Advancements in computational methodology that aim to enable this method to macromolecules have been developed (Brokaw, Haas, and Chu, JCTC, 2009) and our goal is to test and apply this approach to model large scale protein conformational change. In particular, we propose to employ the open-to-closed transition of a type II topoisomerase. Each protein system is composed of ~150,000 atoms and molecular dynamics simulations will be performed using NAMD, which scales very well for such systems to hundreds of cores. The results of MD will be interfaced with CHARMM, in which the reaction path optimization code is implemented. We plan to use 64-128 cores for the MD simulation of each replica and use 25-50 replicas along the chain. Therefore, the typical job size could be up to 1600-6400 cores. This method is implemented in CHARMM as parallel-distributed replicas using MPI. Based on the weak coupling nature of this algorithm, only a small amount of communication is required between replicas.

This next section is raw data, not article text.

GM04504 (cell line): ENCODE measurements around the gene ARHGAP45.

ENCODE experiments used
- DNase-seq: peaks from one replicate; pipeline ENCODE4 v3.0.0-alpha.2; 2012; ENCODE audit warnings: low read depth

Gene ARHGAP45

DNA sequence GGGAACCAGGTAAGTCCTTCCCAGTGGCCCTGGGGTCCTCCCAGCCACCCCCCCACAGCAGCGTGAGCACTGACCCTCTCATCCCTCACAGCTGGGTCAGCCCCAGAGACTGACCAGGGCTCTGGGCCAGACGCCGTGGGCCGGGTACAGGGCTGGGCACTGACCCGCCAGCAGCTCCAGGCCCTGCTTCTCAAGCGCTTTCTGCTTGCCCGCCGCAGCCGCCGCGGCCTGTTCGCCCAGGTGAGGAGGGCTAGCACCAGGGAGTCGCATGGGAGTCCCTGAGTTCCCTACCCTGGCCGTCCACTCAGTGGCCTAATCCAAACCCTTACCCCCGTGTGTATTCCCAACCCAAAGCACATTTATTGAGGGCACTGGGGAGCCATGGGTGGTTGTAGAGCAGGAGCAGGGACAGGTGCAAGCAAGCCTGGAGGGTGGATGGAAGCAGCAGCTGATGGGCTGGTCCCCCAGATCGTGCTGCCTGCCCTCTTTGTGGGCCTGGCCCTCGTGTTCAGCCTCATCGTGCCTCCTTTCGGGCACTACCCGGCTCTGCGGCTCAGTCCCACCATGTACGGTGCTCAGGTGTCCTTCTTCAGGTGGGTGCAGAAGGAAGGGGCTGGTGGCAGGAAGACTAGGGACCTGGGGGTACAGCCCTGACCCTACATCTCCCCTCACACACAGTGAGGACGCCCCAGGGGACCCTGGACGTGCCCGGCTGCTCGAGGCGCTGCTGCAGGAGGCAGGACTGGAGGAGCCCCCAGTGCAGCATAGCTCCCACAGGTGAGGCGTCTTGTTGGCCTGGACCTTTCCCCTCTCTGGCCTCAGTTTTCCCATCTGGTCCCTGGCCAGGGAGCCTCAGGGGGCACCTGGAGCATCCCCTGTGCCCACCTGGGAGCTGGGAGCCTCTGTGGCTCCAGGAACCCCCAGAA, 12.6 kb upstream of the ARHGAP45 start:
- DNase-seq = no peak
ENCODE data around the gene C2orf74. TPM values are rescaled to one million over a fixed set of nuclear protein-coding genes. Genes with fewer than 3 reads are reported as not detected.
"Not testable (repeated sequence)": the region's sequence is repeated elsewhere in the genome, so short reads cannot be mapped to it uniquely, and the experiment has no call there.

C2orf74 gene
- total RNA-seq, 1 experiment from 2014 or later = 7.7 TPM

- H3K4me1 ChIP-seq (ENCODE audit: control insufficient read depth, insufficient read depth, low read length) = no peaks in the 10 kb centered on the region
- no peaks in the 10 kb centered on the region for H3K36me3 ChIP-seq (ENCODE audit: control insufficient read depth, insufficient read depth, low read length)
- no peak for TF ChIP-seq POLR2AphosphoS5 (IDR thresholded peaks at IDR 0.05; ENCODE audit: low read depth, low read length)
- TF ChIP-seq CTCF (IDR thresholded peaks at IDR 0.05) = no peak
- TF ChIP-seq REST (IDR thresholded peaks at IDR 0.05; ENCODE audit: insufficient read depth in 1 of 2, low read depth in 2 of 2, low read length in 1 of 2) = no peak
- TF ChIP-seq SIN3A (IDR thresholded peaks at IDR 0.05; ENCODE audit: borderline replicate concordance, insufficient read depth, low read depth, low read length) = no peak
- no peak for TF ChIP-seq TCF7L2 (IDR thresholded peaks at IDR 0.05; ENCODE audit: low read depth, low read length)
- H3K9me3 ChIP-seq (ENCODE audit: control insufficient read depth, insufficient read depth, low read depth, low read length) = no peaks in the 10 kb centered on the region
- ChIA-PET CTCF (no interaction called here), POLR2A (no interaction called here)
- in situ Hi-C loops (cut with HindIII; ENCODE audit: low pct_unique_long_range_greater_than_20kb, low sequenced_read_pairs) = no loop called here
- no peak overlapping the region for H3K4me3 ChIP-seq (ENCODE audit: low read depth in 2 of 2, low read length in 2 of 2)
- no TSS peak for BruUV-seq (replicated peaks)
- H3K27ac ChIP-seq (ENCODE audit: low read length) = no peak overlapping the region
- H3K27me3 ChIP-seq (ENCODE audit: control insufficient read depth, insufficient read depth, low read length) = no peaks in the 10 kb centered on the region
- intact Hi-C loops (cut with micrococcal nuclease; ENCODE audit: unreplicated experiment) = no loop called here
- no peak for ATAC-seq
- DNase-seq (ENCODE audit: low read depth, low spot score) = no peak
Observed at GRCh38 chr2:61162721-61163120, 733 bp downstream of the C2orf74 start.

Theory and Applications of Diamondoid-Nanoparticle Enhanced Organometallic Surfaces

Thomas Devereaux, SLAC National Accelerator Laboratory

Sponsoring NERSC Project: Simulation of Photon Spectroscopies for Correlated Electron Systems (m772), Principal Investigator: Thomas Devereaux, Stanford Linear Accelerator Center

NISE Award: 275,000 Hours
Award Date: October 2009

We propose to utilize the massively parallel computing resources at NERSC to assist with the numerical aspects of our currently funded DOE SISGR (Contract #: DE-AC02-76SF00515 ) project for theory and applications of diamondoid-nanoparticle enhanced organometallic surfaces.

Diamondoids

Diamondoids are nanoscale organic molecules which can be superimposed on the diamond lattice. The smallest diamondoid is adamantane (C10H16, Fig. 1), followed by diamantane (C14H20, Fig. 2), triamantane (C18H24, Fig. 3), tetramantane (C22H28, Fig. 4), and so on. The higher diamondoids such as tetramantane only recently have been isolated from petroleum [1] and have yet to be the subject of systematic theoretical and computational studies. This family of novel carbon nanomaterials is an ideal platform for approaching the DOE grand challenges [2] of energy flow at the nanoscale and synthesis of atomically perfect new forms of matter with applications in solar energy utilizations [3], solid state lighting [4], and catalysis [5].